What's in the Water?


Sunday, June 16, 2002

Even the Davis County residents who voted for water fluoridation two years ago should be happy that opponents are close to forcing the issue back onto the ballot this fall. The additive most people assumed they would be getting -- the pharmaceutical-grade sodium fluoride found in toothpaste, pills and dental treatments -- is not the stuff flowing from taps today in the county's southern end. Instead, the Weber Basin Water Conservancy District took a more economical path and bought fluorosilicic acid.

Those who had visions of sterile white laboratories when they voted for fluoride weren't thinking of fluorosilicic acid. Improbable as this sounds, much of it is recovered from the scrubbing solution that scours toxins from smokestacks at phosphate fertilizer plants. Water fluoridation has turned a tremendous hazardous-waste disposal expense into a multimillion-dollar profit for fertilizer manufacturers.

Now stop and think about the nonsensical mechanics of that scheme for a moment: The Environmental Protection Agency wouldn't allow a bucket of this stuff to be poured directly into the Great Salt Lake, yet many tons will flow there in coming years via Davis County wastewater alone. As long as some of it passes through people first, the EPA rules against dumping waste are suspended.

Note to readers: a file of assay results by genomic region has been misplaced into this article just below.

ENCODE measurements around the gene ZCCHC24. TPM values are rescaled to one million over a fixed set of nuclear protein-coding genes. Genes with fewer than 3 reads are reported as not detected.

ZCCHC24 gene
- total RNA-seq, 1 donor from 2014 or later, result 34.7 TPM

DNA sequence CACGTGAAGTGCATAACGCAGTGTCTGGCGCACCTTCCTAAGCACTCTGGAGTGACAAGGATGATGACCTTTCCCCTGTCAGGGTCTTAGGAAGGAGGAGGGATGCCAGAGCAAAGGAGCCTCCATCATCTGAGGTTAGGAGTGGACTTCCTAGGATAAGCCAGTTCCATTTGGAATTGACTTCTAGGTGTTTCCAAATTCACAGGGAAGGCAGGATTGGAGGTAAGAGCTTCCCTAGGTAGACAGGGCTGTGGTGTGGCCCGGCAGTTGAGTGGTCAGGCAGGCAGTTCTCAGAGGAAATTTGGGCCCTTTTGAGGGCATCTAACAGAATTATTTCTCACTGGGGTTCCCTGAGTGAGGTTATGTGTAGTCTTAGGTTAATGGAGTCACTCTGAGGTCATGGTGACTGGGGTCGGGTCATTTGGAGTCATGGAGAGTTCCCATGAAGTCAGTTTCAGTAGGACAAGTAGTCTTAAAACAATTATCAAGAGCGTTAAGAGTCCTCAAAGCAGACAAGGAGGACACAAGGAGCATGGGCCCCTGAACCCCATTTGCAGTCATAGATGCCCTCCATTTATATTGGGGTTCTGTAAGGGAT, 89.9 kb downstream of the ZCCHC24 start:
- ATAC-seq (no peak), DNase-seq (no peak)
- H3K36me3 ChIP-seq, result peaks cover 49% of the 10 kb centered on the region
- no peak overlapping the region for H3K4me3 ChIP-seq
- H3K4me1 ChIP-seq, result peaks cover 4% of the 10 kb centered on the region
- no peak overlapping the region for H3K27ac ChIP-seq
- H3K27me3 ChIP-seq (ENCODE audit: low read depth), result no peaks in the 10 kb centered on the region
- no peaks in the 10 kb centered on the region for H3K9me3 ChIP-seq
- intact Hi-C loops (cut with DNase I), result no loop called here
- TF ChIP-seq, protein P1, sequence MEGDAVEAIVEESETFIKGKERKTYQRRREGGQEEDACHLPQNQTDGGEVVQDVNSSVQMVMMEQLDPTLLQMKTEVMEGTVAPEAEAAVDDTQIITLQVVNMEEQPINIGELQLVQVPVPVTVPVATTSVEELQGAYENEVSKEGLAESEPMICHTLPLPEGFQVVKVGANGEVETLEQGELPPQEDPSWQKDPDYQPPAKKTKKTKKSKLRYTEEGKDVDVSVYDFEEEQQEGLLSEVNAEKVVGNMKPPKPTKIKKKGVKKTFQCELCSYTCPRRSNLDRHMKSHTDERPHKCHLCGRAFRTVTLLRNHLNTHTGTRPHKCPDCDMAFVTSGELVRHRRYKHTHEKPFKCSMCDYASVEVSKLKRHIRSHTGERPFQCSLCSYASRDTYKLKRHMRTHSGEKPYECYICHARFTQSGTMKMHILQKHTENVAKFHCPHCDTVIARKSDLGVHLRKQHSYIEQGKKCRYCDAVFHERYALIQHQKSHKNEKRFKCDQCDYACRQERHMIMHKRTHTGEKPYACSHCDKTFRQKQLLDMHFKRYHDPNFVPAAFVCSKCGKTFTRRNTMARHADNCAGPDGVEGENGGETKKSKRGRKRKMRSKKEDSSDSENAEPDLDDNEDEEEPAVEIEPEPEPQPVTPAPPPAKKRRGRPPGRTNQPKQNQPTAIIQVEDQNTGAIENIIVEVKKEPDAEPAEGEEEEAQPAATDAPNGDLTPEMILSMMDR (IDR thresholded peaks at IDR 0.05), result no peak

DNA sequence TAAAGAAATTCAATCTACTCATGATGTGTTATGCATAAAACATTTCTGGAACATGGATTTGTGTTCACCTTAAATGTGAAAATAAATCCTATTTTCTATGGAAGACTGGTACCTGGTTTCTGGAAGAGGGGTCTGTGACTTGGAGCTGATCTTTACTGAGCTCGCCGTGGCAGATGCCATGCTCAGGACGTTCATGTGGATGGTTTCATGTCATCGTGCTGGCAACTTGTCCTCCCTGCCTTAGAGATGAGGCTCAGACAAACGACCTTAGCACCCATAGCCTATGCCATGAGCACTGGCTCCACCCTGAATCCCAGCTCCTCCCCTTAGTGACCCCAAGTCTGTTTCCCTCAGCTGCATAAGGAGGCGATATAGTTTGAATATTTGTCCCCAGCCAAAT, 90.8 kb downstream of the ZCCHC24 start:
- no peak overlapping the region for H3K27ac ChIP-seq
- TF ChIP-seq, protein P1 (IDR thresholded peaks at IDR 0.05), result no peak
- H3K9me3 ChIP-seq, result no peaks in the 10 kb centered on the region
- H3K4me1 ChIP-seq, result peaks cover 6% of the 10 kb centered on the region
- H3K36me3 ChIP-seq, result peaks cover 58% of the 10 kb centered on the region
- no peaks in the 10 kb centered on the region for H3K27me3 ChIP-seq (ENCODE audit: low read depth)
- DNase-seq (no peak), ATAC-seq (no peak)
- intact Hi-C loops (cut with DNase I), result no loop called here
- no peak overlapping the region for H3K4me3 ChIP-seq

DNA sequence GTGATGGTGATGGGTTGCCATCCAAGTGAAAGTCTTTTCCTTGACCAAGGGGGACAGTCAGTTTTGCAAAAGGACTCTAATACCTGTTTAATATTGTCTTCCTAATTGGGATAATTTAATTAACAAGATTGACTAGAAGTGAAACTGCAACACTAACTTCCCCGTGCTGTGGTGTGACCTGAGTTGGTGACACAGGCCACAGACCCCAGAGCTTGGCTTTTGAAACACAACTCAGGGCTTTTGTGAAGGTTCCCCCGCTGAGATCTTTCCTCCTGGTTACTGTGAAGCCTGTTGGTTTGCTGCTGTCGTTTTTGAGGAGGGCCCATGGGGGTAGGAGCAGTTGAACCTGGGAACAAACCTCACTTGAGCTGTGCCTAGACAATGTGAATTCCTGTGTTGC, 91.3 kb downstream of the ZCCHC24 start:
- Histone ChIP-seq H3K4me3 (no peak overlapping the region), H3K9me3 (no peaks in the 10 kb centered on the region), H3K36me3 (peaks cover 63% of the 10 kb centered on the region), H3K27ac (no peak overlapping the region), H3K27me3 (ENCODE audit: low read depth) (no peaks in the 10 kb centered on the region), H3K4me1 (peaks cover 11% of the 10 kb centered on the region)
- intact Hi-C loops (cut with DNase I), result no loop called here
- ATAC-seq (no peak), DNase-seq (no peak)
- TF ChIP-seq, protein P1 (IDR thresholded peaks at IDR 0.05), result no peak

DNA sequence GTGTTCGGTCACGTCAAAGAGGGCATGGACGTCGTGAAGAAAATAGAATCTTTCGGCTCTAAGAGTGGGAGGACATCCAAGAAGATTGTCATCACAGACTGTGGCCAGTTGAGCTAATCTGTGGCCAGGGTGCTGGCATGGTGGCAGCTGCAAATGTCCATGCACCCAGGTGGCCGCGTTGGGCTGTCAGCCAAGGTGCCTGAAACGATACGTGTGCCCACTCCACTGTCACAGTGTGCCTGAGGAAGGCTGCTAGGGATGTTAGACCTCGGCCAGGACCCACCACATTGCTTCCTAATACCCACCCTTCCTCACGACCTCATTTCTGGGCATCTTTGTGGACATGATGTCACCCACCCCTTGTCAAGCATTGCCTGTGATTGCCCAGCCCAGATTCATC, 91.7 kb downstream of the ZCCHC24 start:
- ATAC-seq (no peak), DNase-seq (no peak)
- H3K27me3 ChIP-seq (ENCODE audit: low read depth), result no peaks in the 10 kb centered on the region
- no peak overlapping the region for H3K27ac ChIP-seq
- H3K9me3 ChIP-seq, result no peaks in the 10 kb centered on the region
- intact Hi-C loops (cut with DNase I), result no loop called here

The amount that reaches your water tap is relatively small, about about 1 part per million (ppm), yet it's worth noting that the EPA's limit for lead in the water is only 0.015 ppm -- and lead is less toxic than fluorosilicic acid. Arsenic is only a few times more toxic, yet its EPA water limit is about 400 times smaller than the acid's. Fluoridation proponents call such comparisons irrelevant because they say the acid has been used for years with no proven ill effects. But they can't provide more than this anecdotal assurance because fluorosilicic acid -- unlike the fluoride in your toothpaste -- has never been subject to serious toxicological study by the government. The EPA's ranking chemist confirmed that mind-boggling oversight to The Tribune last week.

The private sector, on the other hand, has stepped up in recent years to fill the scientific void. A 1999 Dartmouth College study -- linking fluorosilicic acid to high uptakes of lead in children -- is one of several that have raised red flags about the acid. The few public health officials who are even aware of this research are quick to dismiss it, but at the very least the study authors have attempted to apply some scientific method to the question of the acid's safety. Lacking valid research to support their own position on fluorosilicic acid, the best that the public health politicos can do is tell you, "Other cities have been using it for years." That, folks, is not science.

If you voted for lab-tested fluoride and not some factory's toxic swill, you should thank opponents for hanging with this issue and giving you another chance to choose.